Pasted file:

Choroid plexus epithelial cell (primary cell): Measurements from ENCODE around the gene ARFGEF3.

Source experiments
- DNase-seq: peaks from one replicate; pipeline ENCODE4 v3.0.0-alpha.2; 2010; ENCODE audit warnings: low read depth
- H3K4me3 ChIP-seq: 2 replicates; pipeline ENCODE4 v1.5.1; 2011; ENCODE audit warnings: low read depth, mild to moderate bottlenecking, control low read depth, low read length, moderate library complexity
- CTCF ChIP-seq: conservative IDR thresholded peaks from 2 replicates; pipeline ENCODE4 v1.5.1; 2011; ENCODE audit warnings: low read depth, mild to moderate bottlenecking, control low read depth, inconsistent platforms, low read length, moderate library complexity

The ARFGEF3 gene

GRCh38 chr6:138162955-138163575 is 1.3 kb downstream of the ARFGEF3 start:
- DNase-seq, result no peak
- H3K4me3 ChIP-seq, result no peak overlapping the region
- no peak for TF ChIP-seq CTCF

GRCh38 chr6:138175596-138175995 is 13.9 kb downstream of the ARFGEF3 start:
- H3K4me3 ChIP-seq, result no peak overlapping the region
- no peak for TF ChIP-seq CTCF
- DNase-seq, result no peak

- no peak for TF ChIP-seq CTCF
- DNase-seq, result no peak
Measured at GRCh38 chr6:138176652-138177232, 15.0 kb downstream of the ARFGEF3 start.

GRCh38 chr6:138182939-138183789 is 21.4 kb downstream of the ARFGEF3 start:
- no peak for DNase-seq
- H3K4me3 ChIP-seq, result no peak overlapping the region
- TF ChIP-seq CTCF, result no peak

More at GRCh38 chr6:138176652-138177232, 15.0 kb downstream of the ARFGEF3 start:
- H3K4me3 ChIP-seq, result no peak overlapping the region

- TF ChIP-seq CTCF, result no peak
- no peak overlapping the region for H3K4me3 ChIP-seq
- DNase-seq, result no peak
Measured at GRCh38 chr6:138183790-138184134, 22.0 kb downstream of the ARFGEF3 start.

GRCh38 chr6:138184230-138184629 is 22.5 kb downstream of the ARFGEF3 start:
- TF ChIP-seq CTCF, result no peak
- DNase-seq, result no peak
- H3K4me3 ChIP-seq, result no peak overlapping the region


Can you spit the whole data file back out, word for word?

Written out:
Choroid plexus epithelial cell (primary cell): Measurements from ENCODE around the gene ARFGEF3.

Source experiments
- DNase-seq: peaks from one replicate; pipeline ENCODE4 v3.0.0-alpha.2; 2010; ENCODE audit warnings: low read depth
- H3K4me3 ChIP-seq: 2 replicates; pipeline ENCODE4 v1.5.1; 2011; ENCODE audit warnings: low read depth, mild to moderate bottlenecking, control low read depth, low read length, moderate library complexity
- CTCF ChIP-seq: conservative IDR thresholded peaks from 2 replicates; pipeline ENCODE4 v1.5.1; 2011; ENCODE audit warnings: low read depth, mild to moderate bottlenecking, control low read depth, inconsistent platforms, low read length, moderate library complexity

The ARFGEF3 gene

GRCh38 chr6:138162955-138163575 is 1.3 kb downstream of the ARFGEF3 start:
- DNase-seq, result no peak
- H3K4me3 ChIP-seq, result no peak overlapping the region
- no peak for TF ChIP-seq CTCF

GRCh38 chr6:138175596-138175995 is 13.9 kb downstream of the ARFGEF3 start:
- H3K4me3 ChIP-seq, result no peak overlapping the region
- no peak for TF ChIP-seq CTCF
- DNase-seq, result no peak

- no peak for TF ChIP-seq CTCF
- DNase-seq, result no peak
Measured at GRCh38 chr6:138176652-138177232, 15.0 kb downstream of the ARFGEF3 start.

GRCh38 chr6:138182939-138183789 is 21.4 kb downstream of the ARFGEF3 start:
- no peak for DNase-seq
- H3K4me3 ChIP-seq, result no peak overlapping the region
- TF ChIP-seq CTCF, result no peak

More at GRCh38 chr6:138176652-138177232, 15.0 kb downstream of the ARFGEF3 start:
- H3K4me3 ChIP-seq, result no peak overlapping the region

- TF ChIP-seq CTCF, result no peak
- no peak overlapping the region for H3K4me3 ChIP-seq
- DNase-seq, result no peak
Measured at GRCh38 chr6:138183790-138184134, 22.0 kb downstream of the ARFGEF3 start.

GRCh38 chr6:138184230-138184629 is 22.5 kb downstream of the ARFGEF3 start:
- TF ChIP-seq CTCF, result no peak
- DNase-seq, result no peak
- H3K4me3 ChIP-seq, result no peak overlapping the region